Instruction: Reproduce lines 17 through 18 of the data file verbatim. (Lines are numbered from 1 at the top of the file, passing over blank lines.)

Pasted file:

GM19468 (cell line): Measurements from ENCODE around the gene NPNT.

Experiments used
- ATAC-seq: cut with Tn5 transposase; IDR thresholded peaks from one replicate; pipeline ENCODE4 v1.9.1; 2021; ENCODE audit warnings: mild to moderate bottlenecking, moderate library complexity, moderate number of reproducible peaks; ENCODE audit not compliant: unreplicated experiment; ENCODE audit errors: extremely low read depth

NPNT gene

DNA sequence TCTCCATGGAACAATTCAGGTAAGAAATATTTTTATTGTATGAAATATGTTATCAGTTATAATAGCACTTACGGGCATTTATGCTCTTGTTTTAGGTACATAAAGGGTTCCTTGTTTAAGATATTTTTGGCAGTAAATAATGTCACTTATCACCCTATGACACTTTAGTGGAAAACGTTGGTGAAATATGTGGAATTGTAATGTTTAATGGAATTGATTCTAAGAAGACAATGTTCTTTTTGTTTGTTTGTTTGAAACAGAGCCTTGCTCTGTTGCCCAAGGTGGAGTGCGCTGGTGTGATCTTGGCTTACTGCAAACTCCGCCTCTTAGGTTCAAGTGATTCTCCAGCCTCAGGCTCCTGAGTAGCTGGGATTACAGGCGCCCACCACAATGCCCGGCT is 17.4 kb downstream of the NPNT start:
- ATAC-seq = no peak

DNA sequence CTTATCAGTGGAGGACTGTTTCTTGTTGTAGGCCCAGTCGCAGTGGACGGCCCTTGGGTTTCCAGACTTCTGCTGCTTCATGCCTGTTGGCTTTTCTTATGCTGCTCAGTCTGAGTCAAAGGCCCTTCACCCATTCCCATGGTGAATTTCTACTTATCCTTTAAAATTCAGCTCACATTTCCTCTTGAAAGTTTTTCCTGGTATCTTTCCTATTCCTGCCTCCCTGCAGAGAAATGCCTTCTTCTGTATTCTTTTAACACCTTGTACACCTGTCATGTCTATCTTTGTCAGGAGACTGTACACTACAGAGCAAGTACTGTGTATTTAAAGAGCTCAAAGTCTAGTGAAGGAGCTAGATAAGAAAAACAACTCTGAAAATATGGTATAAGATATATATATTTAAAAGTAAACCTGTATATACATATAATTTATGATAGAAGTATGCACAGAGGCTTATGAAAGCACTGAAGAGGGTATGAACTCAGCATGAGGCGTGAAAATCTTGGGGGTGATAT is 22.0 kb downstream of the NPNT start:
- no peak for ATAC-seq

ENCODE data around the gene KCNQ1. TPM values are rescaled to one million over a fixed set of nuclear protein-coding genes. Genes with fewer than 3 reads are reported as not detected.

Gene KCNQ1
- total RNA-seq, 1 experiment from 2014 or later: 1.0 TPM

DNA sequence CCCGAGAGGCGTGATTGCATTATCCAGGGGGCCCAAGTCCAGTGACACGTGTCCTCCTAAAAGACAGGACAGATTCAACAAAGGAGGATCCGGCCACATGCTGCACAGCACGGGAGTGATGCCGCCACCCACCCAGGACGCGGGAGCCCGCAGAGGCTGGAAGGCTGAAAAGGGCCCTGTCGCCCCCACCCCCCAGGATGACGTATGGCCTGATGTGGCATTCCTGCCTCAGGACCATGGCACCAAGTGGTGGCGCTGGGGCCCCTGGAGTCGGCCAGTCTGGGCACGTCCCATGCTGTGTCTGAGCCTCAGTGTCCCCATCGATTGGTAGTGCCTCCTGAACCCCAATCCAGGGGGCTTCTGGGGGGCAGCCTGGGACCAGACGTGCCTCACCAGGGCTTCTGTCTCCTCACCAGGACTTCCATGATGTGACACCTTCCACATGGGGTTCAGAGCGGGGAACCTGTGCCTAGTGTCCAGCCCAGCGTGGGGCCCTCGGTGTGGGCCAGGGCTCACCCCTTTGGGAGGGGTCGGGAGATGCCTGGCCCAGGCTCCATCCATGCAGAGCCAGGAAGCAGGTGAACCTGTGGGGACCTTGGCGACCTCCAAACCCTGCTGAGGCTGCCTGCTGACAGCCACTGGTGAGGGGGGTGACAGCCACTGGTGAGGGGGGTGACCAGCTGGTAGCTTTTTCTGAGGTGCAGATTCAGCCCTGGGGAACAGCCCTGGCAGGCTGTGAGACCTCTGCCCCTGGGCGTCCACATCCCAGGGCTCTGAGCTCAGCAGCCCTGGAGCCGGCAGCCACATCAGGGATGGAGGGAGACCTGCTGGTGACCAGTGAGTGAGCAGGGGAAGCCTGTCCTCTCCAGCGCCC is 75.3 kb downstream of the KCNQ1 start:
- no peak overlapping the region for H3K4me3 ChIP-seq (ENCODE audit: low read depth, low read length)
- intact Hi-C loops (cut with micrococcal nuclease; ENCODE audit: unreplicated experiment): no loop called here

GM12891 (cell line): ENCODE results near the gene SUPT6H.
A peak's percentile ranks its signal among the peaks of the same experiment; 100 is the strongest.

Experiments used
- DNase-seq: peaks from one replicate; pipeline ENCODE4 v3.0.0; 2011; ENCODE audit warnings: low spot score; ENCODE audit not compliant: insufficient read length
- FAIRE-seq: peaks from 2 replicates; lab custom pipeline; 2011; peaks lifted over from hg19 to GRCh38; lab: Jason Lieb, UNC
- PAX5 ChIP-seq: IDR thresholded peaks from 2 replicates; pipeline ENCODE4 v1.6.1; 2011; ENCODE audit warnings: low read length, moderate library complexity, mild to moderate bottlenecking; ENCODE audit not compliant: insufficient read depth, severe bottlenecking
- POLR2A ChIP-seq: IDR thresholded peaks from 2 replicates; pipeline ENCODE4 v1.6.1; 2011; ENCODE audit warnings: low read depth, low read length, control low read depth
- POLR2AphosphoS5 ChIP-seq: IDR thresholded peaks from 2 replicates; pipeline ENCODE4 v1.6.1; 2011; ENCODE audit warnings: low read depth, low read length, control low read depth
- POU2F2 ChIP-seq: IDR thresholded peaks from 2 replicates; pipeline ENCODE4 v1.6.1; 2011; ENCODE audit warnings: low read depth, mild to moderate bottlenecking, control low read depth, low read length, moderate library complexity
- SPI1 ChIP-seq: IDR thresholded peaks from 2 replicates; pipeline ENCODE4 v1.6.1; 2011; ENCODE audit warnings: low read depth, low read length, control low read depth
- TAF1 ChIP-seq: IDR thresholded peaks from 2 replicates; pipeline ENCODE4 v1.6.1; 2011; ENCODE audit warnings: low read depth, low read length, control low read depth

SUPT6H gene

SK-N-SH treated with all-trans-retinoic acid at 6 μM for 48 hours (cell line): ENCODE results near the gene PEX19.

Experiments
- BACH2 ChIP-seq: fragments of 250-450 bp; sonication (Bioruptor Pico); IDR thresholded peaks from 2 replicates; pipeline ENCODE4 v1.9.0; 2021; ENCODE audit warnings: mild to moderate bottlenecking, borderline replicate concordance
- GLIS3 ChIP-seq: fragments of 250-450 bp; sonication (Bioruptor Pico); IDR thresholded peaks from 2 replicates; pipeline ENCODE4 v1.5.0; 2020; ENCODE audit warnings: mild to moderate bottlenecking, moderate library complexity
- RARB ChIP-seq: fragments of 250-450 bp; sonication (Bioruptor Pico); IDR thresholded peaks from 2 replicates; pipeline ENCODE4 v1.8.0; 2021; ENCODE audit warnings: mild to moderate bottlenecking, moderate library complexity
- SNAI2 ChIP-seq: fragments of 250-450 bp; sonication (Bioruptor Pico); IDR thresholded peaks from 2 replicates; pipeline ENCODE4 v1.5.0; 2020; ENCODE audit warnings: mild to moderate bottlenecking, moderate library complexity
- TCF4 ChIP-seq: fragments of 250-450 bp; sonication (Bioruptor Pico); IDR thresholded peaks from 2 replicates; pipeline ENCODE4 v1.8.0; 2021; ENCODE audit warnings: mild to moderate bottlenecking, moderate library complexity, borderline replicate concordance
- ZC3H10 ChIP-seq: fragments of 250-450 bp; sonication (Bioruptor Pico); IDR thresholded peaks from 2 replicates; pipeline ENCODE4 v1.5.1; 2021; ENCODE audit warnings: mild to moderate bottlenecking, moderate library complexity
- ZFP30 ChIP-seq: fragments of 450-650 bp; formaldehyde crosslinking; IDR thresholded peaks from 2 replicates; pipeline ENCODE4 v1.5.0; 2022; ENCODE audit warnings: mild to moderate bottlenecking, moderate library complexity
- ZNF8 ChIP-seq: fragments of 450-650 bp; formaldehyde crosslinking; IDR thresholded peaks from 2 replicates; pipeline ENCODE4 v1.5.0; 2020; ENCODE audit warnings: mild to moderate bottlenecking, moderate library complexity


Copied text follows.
Experiments used
- DNase-seq: peaks from one replicate; pipeline ENCODE4 v3.0.0; 2011; ENCODE audit warnings: low spot score; ENCODE audit not compliant: insufficient read length